Ras-specific proteases to degrade RAS within cancer cells are under active development as an innovative strategy to treat tumorigenesis. The naturally occurring biological toxin effector called RAS/RAP1-specific endopeptidase (RRSP) is known to cleave all RAS within a cell, including HRAS, KRAS, NRAS and mutant KRAS G13D. Yet, our understanding of the mechanisms by which RRSP drives growth inhibition are unknown. Here, we demonstrate, using isogenic mouse fibroblasts expressing a single isoform of RAS or mutant KRAS, that RRSP equally inactivates all isoforms of RAS as well as the major oncogenic KRAS mutants. To investigate how RAS processing might lead to varying outcomes in cell fate within cancer cells, we tested RRSP against four colorectal cancer cell lines with a range of cell fates. While cell lines highly susceptible to RRSP (HCT116 and SW1463) undergo apoptosis, RRSP treatment of GP5d and SW620 cells induces G1 cell cycle arrest. In some cell lines, growth effects were dictated by rescued expression of the tumor suppressor protein p27 (Kip1). The ability of RRSP to irreversibly inhibit cancer cell growth highlights the antitumor potential of RRSP, and further warrants investigation as a potential anti-tumor therapeutic.
The oncoprotein Rat sarcoma GTPase (RAS) cycles between GTP-bound (active) and GDP-bound (inactive) states for activation of downstream effectors, each playing key roles in cell proliferation and survival1,2. This process is highly reliant on GTPase activating proteins (GAPs) and guanine exchange factors (GEFs) for hydrolysis of GTP and nucleotide exchange of GDP to GTP, respectively3,4. Upon growth receptor stimulation, activated RAS recruits downstream effectors, including Rapidly Accelerated Fibrosarcoma (RAF) kinase and phosphatidylinositol-3-kinase (PI3K). These effectors subsequently activate signaling pathways responsible for cell growth and survival, including the mitogen-activated kinase to extracellular signal-regulated kinase (ERK)5 signaling pathway and the protein kinase B (also known as AKT) to mammalian target of rapamycin (mTOR) pathway, respectively6,7.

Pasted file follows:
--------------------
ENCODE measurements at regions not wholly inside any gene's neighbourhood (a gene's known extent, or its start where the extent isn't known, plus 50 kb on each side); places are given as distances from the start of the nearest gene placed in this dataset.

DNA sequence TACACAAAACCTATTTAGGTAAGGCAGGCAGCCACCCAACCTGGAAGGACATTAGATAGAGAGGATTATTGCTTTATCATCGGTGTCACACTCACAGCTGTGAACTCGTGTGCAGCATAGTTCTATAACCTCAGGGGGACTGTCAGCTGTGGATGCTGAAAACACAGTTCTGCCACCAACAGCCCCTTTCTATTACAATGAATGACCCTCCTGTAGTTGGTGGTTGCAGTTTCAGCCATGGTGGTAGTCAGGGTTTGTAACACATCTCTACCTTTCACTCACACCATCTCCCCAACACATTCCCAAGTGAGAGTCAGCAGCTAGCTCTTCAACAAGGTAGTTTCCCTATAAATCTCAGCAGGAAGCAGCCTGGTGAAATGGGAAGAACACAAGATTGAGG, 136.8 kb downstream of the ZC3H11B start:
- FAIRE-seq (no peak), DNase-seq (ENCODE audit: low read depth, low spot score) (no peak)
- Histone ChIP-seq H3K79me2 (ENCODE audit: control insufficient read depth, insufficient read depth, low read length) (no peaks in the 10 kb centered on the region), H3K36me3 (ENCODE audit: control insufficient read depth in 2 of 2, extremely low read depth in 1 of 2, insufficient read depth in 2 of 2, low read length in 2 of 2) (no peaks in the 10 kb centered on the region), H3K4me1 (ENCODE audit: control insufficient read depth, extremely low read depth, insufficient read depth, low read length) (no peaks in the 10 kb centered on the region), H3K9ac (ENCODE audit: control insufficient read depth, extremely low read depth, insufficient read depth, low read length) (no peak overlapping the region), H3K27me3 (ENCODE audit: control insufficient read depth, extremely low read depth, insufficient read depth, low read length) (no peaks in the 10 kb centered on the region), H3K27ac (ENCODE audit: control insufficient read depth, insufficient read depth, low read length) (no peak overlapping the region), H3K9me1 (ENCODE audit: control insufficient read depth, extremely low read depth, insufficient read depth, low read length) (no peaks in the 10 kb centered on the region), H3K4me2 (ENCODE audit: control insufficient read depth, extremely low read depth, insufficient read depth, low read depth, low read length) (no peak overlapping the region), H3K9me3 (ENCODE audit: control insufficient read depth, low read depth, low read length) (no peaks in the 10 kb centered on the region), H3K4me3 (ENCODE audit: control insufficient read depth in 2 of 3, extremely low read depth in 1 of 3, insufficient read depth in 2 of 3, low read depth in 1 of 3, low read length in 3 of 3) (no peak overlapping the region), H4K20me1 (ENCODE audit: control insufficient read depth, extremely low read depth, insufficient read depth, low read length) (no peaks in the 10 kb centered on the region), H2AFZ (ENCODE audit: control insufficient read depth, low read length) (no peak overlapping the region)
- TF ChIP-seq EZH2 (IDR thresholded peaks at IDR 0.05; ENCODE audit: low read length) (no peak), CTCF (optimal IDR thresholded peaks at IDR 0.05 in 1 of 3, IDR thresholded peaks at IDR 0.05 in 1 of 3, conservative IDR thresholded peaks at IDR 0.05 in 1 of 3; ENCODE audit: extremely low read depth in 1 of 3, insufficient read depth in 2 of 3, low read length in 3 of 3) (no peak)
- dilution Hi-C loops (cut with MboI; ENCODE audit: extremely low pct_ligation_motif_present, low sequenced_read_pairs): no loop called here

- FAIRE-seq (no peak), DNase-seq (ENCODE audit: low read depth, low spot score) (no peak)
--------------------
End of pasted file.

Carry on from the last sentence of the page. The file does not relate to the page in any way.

Thirty percent of all human cancers contain mutations in RAS2,8. Mutant RAS, paired with loss of function in tumor suppressor genes such as TP53 and APC, are sufficient to fully transform cells and drive tumorigenesis8. Nearly all RAS mutations occur as point mutations at Gly-12, Gly-13 or Gln-61, resulting in constitutive activation of RAS2. Among the major RAS isoforms (HRAS, NRAS, and KRAS), KRAS is the most frequently mutated isoform among all cancers (85%) followed by NRAS (11%) and HRAS (4%)8. RAS mutations are highly enriched specifically in three of the four most lethal cancers in the United States, including pancreatic adenocarcinoma (98%), colorectal adenocarcinoma (52%), and lung adenocarcinoma (32%)2,8.
Although numerous studies support the advantages of targeting RAS to treat cancer, it remains an unsolved challenge in the clinic9,10,11,12,13. Recent studies have taken advantage of biochemical properties of specific RAS mutants to develop selective small molecule inhibitors specific for highly oncogenic mutant forms of RAS. In particular, small molecules targeting KRAS G12C have been developed and are undergoing clinical trials14,15,16. Many of these agents have shown clinical success with one molecule receiving FDA accelerated approval earlier this year for treatment of KRAS G12C tumors in non-small cell lung carcinoma17. Despite this success, the strategy of selective inhibition has problems of being applicable to only a limited range of cancers integrated with personalized medicine and cannot be used to treat cancers that lack the specific mutation. To address this gap, new approaches are being developed to more broadly target RAS either with proteases that directly cleave RAS18,19 or with linkers that target RAS for cellular degradation20,21,22,23.